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Tatatau Revival

Traditional vs. Modern


Aisea Toetu'u and myself utilizing the
traditional method of Tatatau

There has been a great resurgence in Polynesian tattooing within the last twenty years.  Tonga, however, has been slow in claiming its place in this renaissance.  Part of the reason may be due to the intense Christianization of Tonga.  Christian doctrine shuns tattooing and views it as a form of mutilation, thereby, harming the body which god gave.  Christianity was introduced to Tonga by European missionaries.  Once the king accepted Christianity, the new religion was spread and soon replaced the old religion.  A modern Tongan society began evolving combining new beliefs with older ones.  Today, Christianity plays a vital part in the Tongan culture.

Perhaps another reason would be that the tradition has been non-existant for almost 200 years.  This 'death' period has taken its toll on the art and created several generations of individuals who practically knew nothing about it.  It has become increasingly harder and harder to revive this tradition because of these factors (as well as others.)

In Hawai'i, 'Aisea Toetu'u is attempting to revive the tradition in a modern sense.  He has studied tattooing for years and has been instrumental in reviving this forgotten art.  His interview with Tricia Allen covers his endeavours more in depth.

The "traditional" Tongan Tatatau no longer exist, and we may never know how it actually looked or its true significance.  However, after speaking with 'Aisea and other's who practice this ancient art, I've come to realize that trying to replicate the past is nearly impossible.  HRH Princess Pilolevu once stated that a culture must change to suit the needs of its people. 

Tongan tattoo artists have chosen to observe the world in which modern day Tongans live and draw their inspiration from that world.  Creating new patterns and designs to describe this world has become the new challenge.  In order for the Tatatau tradition to be revived, it needs to suit the world in which Tongans live today.  Patterns and designs must describe our new cultural identities, yet still remain artistically and descriptively Tongan.  Classic patterns/designs used in Ngatu making and Fala weaving are still important since these designs have been preserved from ancient times.  Their survival continues to identify us culturally.  However, new designs have been created by Ngatu and Fala makers, carvers, and other artistic Tongan individuals.  Many Tongans have also changed old designs as a way of 'updating' the Tongan art form.  Yet these additions and changes can be considered traditional because they were made by Tongan individuals.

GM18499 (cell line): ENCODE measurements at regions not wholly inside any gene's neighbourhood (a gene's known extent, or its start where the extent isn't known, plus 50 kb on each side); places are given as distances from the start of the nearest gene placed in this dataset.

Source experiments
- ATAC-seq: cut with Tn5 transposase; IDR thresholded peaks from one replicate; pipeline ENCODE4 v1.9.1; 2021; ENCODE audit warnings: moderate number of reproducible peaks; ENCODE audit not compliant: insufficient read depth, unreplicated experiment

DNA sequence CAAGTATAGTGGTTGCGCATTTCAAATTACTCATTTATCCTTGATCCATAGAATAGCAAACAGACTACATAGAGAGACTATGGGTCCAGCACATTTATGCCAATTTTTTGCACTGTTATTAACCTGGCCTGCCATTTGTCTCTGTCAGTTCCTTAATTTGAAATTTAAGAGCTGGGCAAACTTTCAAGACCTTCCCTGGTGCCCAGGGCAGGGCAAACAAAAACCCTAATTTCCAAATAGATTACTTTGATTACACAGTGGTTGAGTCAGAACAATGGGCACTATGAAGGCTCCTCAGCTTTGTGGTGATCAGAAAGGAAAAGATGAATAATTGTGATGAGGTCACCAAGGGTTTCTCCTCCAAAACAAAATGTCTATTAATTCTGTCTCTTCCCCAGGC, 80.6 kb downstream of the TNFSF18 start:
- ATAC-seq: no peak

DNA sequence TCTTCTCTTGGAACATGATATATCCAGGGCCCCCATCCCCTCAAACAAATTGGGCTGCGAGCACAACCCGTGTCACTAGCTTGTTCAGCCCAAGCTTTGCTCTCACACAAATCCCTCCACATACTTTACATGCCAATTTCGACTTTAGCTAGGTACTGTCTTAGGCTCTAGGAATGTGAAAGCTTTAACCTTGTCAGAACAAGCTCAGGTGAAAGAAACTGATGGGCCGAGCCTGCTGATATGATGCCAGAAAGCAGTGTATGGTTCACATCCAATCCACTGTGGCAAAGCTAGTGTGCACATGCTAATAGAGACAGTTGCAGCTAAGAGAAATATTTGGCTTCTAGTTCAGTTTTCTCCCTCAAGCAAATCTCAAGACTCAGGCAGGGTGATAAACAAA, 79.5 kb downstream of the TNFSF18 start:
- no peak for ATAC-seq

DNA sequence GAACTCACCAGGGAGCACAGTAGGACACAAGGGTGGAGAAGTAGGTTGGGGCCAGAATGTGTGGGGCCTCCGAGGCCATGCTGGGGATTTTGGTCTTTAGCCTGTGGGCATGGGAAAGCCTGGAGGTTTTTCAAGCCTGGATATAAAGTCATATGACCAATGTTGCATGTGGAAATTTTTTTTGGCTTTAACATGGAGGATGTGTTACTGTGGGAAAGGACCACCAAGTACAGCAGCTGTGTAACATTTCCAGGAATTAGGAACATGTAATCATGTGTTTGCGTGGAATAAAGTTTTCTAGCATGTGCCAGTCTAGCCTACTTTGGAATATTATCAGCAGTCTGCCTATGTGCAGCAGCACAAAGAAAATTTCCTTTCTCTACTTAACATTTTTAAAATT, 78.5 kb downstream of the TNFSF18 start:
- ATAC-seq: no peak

Relying on our culturally close cousins from Samoa and other islands also provides us with an understanding of our own tattoo traditions.  The survival of traditional tattooing in Samoa provides us with the blue print to the past.  It was known that Tongans and Samoans did share, and continue close cultural ties.  Our traditions and customs overlap in so many areas that each island can regain what was lost through cultural exchange.

The Tatatau tradition of Tongans has been revived as more and more Tongans receive armbands, legbands, and other uniquely Tongan tattoos on their body. Though they may not be in the same placement as the early Tatatau, they are still marks of our cultural identity.


Tattooing involved making an indelible pattern on the skin by pricking it with a sharp instrument or a toothed tattooing comb carrying piments. The instrument (pictured here) is known as a Hau in Tongan. The Hau was dipped into a pigment dye (made from various natural material) and tapped into the skin using another stick to strike the Hau repeatedly.

'Aisea's Interview With Tricia Allen